“Kill la Kill”, however, falls prey to the “villain of the week” formula. The good thing is, it rapidly shifts gears just when you think the story is getting predictable. “Kill la Kill” has one of the most outrageous plots in anime history; it’s almost impossible to tell where its unfettered madness will take you next.
 
 
 
The feels… right in the heart
 
“Kill la Kill” does well in terms of character development. The more you learn about the backgrounds of our heroes and villains, the more they will grow on you. As hilarious as this anime is, you won’t be laughing when a favorite character becomes the recipient of a soul-crushing finishing move.
 
While at first glance another shouty, angry young hero with a perpetual scowl, Ryuko eventually develops into her own character, one that is admirable and even endearing. Underneath all that attitude and bravado, there is a sweeter, more tender person, and it is because of this that she becomes more sympathetic and three-dimensional.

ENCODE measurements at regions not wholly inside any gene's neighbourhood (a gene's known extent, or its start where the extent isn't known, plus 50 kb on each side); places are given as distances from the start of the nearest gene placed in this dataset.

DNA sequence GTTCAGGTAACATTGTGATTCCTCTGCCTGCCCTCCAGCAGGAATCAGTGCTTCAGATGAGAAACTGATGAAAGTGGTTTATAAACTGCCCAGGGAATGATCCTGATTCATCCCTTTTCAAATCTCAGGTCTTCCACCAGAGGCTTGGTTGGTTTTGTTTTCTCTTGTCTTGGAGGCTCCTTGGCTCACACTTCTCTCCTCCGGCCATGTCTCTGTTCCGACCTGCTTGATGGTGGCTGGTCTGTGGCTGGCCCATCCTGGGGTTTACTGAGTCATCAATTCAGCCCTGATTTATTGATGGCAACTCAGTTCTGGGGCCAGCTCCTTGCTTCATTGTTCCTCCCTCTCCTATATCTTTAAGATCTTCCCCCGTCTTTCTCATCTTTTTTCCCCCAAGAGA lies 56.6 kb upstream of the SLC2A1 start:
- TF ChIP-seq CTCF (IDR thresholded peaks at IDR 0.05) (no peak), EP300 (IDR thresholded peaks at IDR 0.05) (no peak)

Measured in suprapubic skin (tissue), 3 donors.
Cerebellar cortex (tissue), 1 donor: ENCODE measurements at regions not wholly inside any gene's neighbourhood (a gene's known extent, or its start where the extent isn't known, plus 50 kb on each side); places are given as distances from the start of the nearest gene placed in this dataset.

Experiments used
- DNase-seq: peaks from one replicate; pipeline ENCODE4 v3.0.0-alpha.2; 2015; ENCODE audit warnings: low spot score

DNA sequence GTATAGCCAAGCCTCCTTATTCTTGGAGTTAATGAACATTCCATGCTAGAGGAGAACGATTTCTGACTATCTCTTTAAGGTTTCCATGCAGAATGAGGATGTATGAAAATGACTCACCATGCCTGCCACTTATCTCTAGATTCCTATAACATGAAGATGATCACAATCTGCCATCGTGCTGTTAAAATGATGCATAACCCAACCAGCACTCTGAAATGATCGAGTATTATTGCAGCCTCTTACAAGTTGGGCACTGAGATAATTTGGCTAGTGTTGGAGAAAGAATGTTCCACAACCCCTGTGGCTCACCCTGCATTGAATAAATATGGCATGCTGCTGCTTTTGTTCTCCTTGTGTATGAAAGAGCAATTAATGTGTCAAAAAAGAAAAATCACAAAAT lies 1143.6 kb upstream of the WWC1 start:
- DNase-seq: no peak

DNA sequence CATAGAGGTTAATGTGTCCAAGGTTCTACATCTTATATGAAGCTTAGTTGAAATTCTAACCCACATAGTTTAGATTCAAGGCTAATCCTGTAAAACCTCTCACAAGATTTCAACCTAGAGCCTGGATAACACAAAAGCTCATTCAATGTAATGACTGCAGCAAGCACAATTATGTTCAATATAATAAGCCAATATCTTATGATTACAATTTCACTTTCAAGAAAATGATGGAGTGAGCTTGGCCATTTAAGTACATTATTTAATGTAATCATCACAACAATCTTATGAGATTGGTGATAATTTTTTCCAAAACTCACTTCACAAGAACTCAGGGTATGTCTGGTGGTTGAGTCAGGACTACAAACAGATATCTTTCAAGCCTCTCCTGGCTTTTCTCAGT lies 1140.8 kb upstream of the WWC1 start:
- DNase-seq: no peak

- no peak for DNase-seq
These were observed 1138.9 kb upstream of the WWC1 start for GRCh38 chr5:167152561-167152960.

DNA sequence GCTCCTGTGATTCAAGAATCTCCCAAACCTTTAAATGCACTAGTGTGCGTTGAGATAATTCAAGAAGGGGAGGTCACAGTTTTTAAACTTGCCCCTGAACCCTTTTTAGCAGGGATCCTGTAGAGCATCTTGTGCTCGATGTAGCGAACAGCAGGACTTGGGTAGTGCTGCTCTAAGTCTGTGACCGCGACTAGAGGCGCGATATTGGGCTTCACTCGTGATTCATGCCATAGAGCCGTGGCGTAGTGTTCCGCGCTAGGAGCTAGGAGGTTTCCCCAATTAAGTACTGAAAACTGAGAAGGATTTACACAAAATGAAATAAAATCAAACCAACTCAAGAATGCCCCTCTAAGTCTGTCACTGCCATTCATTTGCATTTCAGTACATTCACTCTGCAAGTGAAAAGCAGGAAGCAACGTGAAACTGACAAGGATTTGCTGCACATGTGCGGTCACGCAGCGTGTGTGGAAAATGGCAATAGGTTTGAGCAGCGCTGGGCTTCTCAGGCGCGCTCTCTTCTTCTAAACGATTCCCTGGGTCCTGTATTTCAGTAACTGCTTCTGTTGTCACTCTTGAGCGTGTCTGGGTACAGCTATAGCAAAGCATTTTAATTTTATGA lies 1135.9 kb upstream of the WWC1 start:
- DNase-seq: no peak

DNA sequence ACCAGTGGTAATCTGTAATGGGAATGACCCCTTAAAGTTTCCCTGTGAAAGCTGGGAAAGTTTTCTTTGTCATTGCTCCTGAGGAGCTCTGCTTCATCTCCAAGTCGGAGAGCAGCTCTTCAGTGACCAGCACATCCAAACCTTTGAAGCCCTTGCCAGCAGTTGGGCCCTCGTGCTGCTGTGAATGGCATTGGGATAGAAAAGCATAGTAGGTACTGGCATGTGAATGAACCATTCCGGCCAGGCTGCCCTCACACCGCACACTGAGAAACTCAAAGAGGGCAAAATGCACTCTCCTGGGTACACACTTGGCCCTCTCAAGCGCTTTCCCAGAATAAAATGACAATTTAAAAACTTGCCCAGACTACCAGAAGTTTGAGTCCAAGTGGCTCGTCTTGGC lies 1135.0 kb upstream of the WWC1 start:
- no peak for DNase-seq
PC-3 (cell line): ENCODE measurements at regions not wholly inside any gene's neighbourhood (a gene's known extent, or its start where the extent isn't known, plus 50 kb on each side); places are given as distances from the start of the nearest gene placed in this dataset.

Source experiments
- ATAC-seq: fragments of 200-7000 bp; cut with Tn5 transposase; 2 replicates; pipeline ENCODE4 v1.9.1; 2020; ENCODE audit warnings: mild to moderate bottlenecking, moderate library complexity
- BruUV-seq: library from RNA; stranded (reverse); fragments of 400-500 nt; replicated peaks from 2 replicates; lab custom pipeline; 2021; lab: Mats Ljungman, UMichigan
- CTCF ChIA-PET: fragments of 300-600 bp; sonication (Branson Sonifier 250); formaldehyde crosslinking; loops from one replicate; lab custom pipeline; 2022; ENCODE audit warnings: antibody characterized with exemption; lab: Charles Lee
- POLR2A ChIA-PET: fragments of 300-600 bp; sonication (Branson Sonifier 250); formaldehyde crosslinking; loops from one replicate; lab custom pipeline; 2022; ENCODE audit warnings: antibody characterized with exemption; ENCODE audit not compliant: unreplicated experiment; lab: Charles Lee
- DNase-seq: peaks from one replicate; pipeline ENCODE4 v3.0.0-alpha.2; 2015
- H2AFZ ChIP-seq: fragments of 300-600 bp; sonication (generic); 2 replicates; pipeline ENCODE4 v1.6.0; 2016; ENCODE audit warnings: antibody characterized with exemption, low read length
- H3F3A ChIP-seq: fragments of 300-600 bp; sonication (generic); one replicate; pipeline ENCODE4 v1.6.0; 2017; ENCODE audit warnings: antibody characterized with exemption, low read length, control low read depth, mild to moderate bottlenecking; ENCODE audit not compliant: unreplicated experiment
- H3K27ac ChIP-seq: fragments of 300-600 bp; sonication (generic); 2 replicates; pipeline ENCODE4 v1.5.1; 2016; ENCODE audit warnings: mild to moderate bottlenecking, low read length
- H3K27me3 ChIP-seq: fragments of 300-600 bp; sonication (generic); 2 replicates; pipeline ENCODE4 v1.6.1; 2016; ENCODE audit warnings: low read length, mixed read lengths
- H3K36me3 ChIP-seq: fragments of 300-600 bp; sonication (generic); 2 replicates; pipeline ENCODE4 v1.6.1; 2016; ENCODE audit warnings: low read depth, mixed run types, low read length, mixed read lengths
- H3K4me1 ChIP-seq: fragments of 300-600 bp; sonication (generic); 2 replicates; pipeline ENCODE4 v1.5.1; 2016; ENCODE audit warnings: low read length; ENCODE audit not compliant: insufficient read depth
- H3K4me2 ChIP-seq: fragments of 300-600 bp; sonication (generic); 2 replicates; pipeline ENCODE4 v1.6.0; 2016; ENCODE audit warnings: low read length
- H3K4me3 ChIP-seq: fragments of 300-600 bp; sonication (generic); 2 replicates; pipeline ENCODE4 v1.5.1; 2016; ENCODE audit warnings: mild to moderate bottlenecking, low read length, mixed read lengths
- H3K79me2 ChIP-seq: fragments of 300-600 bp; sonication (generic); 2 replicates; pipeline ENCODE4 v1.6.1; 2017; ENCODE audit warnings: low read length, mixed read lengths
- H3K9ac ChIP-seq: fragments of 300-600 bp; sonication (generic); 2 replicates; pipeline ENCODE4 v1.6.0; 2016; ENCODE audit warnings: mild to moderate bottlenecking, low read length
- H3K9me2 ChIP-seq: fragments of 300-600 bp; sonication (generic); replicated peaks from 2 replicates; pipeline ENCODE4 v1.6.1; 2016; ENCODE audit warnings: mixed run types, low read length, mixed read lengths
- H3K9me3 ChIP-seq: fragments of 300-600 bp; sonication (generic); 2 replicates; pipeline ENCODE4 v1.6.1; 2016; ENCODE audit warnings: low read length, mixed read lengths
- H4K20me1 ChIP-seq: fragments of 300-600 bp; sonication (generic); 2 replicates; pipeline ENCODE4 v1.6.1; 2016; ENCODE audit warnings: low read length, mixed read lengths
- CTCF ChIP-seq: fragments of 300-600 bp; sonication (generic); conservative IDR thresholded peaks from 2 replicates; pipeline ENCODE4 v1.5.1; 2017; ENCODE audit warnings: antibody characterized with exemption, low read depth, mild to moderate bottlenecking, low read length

The other characters are also not the cardboard cutouts they initially appear to be. The villain of the show, swordswoman and master strategist Satsuki Kiryuin, will surprise you in more ways that one, as will those who serve as her top generals and confidants – the Elite Four.
 
Even in the unlikeliest of pairings, the friendships that form between these characters are touching. The reward of sticking with them till the very end? Some of the most epic feels you’ll have watching any anime.
 
But “Kill la Kill” isn’t perfect.